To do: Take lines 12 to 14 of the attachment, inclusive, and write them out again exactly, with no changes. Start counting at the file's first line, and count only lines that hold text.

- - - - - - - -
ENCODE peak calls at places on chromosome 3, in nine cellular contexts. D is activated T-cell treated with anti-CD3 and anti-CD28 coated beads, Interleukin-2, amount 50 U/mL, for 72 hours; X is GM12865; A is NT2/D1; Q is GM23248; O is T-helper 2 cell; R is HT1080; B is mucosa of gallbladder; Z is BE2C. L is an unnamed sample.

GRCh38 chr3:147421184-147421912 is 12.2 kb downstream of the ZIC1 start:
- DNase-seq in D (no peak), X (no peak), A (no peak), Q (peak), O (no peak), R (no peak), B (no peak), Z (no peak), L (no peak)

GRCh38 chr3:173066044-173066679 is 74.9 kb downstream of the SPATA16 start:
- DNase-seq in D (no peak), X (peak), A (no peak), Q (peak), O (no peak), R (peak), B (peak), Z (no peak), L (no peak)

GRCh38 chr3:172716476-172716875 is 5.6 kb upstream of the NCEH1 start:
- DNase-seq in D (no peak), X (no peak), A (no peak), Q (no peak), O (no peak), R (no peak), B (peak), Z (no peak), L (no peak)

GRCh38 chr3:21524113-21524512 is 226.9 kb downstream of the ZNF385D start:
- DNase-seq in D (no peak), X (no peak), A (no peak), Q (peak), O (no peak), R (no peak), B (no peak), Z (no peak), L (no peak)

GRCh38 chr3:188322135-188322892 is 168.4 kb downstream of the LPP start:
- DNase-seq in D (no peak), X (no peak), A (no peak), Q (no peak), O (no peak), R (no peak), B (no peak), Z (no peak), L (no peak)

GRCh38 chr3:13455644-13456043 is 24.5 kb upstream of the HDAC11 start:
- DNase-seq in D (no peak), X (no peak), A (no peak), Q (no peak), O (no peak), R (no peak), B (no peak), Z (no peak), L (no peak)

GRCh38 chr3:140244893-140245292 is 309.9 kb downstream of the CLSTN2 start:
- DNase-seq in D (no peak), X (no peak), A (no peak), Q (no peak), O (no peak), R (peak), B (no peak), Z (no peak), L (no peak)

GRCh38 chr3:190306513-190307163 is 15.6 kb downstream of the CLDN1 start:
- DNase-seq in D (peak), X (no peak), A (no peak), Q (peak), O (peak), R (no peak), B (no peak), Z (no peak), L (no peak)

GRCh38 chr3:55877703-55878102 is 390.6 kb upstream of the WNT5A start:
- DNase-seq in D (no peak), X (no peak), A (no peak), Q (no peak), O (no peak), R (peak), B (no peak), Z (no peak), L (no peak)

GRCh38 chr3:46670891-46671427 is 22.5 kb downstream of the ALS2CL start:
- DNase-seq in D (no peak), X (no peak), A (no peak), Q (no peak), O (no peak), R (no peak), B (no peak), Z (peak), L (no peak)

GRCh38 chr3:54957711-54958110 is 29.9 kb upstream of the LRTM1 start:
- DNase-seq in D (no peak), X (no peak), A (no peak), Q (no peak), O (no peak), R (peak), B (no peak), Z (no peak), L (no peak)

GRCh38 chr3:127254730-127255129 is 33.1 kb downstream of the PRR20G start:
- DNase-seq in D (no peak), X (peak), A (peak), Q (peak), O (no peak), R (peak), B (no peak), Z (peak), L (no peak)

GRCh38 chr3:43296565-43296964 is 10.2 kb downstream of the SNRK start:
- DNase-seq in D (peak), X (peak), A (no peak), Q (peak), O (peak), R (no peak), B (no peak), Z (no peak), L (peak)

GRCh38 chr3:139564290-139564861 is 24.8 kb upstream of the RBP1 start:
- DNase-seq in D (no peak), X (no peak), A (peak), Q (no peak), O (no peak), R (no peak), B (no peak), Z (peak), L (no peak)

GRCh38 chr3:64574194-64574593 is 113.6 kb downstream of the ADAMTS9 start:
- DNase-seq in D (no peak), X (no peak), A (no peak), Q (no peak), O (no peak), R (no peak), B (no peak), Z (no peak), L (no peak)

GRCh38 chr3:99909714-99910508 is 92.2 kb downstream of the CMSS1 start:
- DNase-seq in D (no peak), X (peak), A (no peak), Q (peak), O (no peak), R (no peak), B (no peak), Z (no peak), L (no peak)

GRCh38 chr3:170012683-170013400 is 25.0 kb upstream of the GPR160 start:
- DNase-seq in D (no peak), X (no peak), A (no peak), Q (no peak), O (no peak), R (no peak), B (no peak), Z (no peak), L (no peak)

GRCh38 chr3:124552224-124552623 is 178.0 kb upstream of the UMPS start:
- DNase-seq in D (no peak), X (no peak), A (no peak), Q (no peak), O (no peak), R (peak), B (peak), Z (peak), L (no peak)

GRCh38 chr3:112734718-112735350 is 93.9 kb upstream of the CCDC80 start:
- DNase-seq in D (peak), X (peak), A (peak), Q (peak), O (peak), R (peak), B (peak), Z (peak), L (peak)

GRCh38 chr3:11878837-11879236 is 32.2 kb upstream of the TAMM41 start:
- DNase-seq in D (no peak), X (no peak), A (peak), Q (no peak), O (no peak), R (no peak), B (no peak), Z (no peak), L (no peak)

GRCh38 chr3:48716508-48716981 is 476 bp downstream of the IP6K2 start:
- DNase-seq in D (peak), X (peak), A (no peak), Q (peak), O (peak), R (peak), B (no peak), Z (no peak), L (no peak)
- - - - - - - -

GRCh38 chr3:13455644-13456043 is 24.5 kb upstream of the HDAC11 start:
- DNase-seq in D (no peak), X (no peak), A (no peak), Q (no peak), O (no peak), R (no peak), B (no peak), Z (no peak), L (no peak)

GRCh38 chr3:140244893-140245292 is 309.9 kb downstream of the CLSTN2 start: